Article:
The FTDA applied to "famous marks" though did not expand on the meaning of that term. Instead, it provided a non-exclusive list of factors for courts to apply. These factors led some circuits to award anti-dilution protection to marks in "niche markets."9 The TDRA, on the other hand, affords anti-dilution protection only to marks "widely recognized by the general consuming public of the United States," and lists a non-exclusive set of factors for courts in determining whether a mark is famous or not.
In determining whether a mark possesses the requisite degree of recognition, the court may consider all relevant factors, including the following:
(i) The duration, extent, and geographic reach of advertising and publicity of the mark, whether advertised or publicized by the owner or third parties.
(ii) The amount, volume, and geographic extent of sales of goods or services offered under the mark.
(iii) The extent of actual recognition of the mark.
(iv) Whether the mark is registered.
"Actual recognition of the mark," is probably meant to encompass evidence such as surveys, but this is not entirely clear. Moreover, two major factors were omitted which had been included in the FTDA - the trading areas and type of market involved.
We still do not have a bright line as to what constitutes a famous mark. Future decisions will undoubtedly be needed to clarify the test.
Conclusion: Best Practices
There are certain practices that are recommended. One of the concerns with the FTDA was that many trademark owners believed their marks to be "famous" when they were not. Accordingly, dilution claims were filed that were beyond the scope of what the law intended. There were so many such lawsuits that courts became suspicious of what they perceived as dilution's slippery slope, and overburdened judges began to make it difficult for plaintiffs by creating hurdles to dilution claims that also interfered with bona fide claims involving truly famous marks. To avoid this situation under the revised law, it is advisable that plaintiffs not include dilution in every complaint involving trademarks. However, in cases where dilution really is the key issue, the dilution claim should be emphasized, and if there is no real likelihood of confusion, trademark owners should prepare themselves as to how best to focus on the claim that matters most, and to persuade courts about the need for a dilution remedy.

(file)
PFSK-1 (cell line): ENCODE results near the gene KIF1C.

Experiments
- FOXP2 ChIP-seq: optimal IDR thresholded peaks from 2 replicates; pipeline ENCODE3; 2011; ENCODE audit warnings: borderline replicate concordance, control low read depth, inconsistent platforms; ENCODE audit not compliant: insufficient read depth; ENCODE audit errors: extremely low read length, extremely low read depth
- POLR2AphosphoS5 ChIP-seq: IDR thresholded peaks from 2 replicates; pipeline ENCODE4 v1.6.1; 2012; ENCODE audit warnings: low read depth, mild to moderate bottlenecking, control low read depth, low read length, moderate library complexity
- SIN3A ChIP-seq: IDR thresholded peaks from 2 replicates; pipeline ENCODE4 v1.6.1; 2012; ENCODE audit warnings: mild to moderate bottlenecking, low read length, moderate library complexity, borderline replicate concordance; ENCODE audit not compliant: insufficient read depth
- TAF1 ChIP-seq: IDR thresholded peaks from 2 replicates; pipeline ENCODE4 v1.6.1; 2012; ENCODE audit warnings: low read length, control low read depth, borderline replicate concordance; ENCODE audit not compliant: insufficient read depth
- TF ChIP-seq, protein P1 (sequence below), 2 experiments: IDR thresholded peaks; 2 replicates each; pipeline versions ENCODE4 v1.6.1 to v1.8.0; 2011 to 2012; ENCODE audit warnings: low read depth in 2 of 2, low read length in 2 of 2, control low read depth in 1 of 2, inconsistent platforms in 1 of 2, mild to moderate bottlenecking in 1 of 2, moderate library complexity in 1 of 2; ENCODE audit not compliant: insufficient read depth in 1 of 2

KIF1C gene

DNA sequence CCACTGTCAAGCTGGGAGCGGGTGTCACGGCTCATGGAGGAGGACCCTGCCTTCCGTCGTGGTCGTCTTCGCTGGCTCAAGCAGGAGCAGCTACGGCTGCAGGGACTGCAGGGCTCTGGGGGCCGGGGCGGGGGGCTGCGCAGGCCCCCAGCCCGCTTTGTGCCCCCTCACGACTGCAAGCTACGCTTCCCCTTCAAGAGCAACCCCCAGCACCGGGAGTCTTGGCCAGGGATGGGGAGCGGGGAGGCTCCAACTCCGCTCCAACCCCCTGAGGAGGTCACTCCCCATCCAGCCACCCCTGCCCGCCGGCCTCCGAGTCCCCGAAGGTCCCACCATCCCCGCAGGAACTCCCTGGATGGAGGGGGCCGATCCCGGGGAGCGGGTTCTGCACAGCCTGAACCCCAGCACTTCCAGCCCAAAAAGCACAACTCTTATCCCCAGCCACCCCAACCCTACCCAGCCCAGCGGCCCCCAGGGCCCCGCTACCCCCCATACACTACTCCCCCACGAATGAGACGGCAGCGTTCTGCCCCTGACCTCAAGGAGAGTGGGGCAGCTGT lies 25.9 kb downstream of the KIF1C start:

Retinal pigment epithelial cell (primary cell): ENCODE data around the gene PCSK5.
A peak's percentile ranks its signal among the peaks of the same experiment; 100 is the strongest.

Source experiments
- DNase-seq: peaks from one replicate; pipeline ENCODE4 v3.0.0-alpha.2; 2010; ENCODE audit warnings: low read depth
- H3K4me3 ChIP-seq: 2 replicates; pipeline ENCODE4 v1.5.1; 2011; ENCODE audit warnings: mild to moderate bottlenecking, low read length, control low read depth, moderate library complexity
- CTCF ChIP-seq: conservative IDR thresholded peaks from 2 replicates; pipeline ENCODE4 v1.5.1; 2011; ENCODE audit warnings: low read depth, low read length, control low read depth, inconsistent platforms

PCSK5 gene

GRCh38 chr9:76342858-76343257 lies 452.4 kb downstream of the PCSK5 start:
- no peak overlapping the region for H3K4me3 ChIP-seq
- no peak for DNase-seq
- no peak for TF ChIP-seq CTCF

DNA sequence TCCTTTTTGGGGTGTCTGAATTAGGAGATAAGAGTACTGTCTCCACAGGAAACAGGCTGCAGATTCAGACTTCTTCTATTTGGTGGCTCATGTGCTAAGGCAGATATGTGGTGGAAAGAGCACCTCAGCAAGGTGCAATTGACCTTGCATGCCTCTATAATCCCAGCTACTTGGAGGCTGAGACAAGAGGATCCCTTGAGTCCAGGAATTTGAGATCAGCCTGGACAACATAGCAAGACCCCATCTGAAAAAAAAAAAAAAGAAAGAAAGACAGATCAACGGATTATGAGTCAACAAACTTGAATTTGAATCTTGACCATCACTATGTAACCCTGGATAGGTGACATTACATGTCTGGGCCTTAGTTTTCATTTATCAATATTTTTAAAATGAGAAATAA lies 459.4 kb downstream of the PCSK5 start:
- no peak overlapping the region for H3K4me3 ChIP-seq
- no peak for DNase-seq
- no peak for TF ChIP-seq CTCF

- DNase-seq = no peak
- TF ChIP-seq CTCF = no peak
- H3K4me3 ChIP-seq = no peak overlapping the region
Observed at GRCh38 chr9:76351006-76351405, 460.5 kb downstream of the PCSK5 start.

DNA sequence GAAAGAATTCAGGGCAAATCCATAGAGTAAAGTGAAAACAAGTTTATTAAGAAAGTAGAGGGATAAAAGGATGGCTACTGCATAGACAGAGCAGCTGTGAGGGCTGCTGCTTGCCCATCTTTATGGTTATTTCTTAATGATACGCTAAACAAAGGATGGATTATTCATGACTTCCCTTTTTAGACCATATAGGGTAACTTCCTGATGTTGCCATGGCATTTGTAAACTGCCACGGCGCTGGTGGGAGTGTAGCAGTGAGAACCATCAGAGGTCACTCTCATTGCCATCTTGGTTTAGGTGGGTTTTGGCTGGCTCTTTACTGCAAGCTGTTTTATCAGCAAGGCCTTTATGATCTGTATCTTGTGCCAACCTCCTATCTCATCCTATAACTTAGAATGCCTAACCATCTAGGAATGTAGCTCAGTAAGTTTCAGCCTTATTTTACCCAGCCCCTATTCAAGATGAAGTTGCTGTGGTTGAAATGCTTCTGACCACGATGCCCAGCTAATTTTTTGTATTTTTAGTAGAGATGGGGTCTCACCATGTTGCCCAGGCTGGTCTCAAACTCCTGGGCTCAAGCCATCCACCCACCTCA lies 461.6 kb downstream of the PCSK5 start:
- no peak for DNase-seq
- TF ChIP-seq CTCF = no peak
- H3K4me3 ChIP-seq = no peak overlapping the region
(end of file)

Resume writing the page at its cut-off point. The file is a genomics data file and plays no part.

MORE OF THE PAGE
1 Frank I. Schechter, The Rational Basis of Trademark Protection, 40 Harv. L. Rev . 813 (1927), as reprinted in 60 Trademark Rep. 334, 344 (1970).
2 Pub. L. No. 104-98, 109 Stat. 985 (1996) (codified at 15 U.S.C. 1125(c), 1127).
3 15 U.S.C. 1125(c)(1 ).
4 See New York Stock Exchange, Inc. v. New York, New York Hotel LLC , 293 F.3d 550, 557 (2d Cir. 2002). The Second Circuit found that the NYSE word marks were not inherently distinctive and could not be the basis for a federal dilution claim. Under the new law, these marks would likely be protected.
5 537 U.S. 418 (2003).
6 537 U.S. at 434.
7 See, e.g., Coca-Cola Co., 346 F.Supp. at 1183 (defendant sold posters reading "Enjoy Cocaine" in script and color identical to that used for Coca-Cola trademark ).
8 Mead Data Central v. Toyota Motor Sales, U.S.A., Inc., 875 F.2d at 1031 (providing examples of blurring, such as, DuPont shoes, Buick aspirin tablets, Schlitz varnish, Kodak pianos, Bulova gowns ).
9 See , e.g. , Times Mirror Magazines, Inc. v. Las Vegas Sporting News, 212 F.3d 157 (3rd Cir. 2000); Syndicate Sales, Inc. v. Hampshire Paper Corp., 92 F.3d 633 (7th Cir. 1999).
Jeffrey C. Katz is a Partner and David A. Weems is an Associate in the Intellectual Property Department of Davis & Gilbert LLP in New York.